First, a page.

The Bands of Mourning
by Brandon Sanderson
Recommended Ages: 14+
In this installment of a series of mystery adventures in an early-20th-century-ish world still haunted by the memory of super-powered heroes and villains and of mortals who became divine, a sometime frontier lawman-turned-gentleman and urban troubleshooter follows a rumor of an ancient, powerful relic into a train robbery, a hotbed of political discontent, an assassination, a top-secret facility, and finally a lost temple whose secrets may determine the fate of civilization. Meanwhile, he finds love in the most unexpected place - the woman he has already promised to marry. Count on every page to reveal a new wonder, a surprise, something exciting, funny or emotionally moving.
You wouldn't think your brain had room for all the fantastic concepts that are in play in this book, all at one time. By now, if you've been following this series, you've probably grown used to the "metalborn" magics of Allomancy, Feruchemy, and (ugh) Hemalurgy. They continue to combine in increasingly complex ways, while new forces come into the picture. Also woven into the fabric are several competing religions, most notably Pathism and Survivorism, with something wicked called Trellism lurking in the shadows and now, apparently, a fourth faith flying in over the rim of the world. God himself, as main character Waxillium "Wax" Ladrian knows him, makes an appearance that - from Wax's perspective - it would be an understatement to describe as "life-changing." The god of another religion also shows up, but not the one you're expecting to see. The Faceless Immortals, also known as kandra, need Wax's help. Wax himself, though only briefly, achieves a sort of divine status. Harmony reveals a cosmic threat that even he doesn't understand - which is scary, if like Wax you think of him as God - but after all, on Scadrial at least, the gods are only human. Finally, the snappy dialogue, the gripping action, the taut conflict laden with treachery and moral dilemmas, and the evolving relationships between Wax and his circle of characters, combine to furnish a hell of a good time. I don't care whether you understand the word broadly or narrowly: this adventure is EPIC.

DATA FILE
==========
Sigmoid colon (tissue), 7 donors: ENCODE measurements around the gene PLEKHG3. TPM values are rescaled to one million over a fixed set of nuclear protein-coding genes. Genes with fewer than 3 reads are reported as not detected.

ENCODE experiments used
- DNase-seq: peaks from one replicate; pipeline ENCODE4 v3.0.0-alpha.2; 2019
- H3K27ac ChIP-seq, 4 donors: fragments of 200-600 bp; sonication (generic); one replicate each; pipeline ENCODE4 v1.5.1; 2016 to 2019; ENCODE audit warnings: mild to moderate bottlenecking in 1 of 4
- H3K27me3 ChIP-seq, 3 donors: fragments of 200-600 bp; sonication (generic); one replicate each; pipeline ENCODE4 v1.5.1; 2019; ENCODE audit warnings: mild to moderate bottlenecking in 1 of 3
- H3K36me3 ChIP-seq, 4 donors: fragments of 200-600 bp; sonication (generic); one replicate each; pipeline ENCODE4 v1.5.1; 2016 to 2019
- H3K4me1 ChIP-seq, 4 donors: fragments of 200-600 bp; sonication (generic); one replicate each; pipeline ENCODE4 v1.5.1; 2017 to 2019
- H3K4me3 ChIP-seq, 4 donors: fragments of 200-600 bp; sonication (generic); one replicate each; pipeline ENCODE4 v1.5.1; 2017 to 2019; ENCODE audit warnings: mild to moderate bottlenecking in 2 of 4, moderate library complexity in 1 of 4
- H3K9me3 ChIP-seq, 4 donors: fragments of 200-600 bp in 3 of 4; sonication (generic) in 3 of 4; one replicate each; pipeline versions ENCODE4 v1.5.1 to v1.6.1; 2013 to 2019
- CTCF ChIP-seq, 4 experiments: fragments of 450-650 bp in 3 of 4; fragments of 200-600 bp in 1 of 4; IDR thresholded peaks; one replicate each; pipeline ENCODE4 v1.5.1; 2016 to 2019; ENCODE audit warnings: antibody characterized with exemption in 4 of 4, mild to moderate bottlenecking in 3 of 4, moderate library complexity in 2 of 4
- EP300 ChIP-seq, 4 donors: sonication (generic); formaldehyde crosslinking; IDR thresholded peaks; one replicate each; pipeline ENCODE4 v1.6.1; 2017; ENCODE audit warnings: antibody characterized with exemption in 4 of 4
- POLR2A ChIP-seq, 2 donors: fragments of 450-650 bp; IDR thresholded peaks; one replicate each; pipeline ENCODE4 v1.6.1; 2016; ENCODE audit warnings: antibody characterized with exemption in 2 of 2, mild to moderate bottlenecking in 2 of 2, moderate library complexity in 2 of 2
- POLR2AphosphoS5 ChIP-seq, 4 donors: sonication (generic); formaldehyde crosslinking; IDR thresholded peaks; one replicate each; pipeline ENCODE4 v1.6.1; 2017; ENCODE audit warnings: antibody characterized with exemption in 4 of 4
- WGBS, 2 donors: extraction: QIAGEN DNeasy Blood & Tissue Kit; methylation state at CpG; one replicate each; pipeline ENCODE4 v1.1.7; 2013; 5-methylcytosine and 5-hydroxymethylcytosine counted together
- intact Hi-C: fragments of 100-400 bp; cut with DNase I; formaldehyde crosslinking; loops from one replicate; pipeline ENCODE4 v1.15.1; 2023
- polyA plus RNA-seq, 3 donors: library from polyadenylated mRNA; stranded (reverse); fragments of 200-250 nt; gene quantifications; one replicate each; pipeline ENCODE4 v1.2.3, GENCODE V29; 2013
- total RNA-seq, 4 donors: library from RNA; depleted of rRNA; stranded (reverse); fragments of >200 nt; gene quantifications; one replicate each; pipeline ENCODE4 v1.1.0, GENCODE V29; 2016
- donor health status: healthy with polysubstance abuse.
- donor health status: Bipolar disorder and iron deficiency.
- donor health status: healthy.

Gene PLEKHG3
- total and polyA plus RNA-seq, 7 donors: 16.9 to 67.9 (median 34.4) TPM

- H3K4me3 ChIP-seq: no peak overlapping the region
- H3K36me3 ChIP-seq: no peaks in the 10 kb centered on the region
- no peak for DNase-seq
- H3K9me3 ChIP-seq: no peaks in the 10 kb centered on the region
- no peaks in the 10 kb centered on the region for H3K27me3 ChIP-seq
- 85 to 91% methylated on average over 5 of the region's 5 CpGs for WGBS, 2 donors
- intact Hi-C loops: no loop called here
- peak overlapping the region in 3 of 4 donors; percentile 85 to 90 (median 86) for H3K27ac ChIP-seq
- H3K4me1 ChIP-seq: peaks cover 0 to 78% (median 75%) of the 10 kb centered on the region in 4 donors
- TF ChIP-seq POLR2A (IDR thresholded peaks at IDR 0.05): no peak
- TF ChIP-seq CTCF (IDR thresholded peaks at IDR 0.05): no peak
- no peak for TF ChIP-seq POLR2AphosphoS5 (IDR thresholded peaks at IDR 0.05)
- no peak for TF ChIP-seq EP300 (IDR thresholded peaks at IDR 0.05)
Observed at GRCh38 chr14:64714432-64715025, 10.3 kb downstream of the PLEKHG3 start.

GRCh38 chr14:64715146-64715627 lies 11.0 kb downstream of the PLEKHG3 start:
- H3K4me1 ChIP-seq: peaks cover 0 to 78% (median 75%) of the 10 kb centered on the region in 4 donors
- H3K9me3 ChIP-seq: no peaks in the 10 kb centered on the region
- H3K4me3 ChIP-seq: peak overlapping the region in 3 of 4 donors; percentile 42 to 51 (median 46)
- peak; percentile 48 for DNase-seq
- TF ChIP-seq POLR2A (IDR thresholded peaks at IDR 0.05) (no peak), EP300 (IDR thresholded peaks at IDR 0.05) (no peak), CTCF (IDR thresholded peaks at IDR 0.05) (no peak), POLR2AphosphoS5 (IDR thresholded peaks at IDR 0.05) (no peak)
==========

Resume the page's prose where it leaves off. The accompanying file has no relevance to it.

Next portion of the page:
In little more than a year or so, I have gone from saying I've only read one or two of Brandon Sanderson's novels to having practically read them all. There isn't one that I've read but that I would recommend it without reservation. I still look forward to getting my hands on more of his "Alcatraz vs. the Evil Librarians" series. But the most exciting prospect on the horizon is the fourth book in the "Mistborn Second Era" sequence, which (according to an author's note at the end of this book) will be titled The Lost Metal. It can't come soon enough!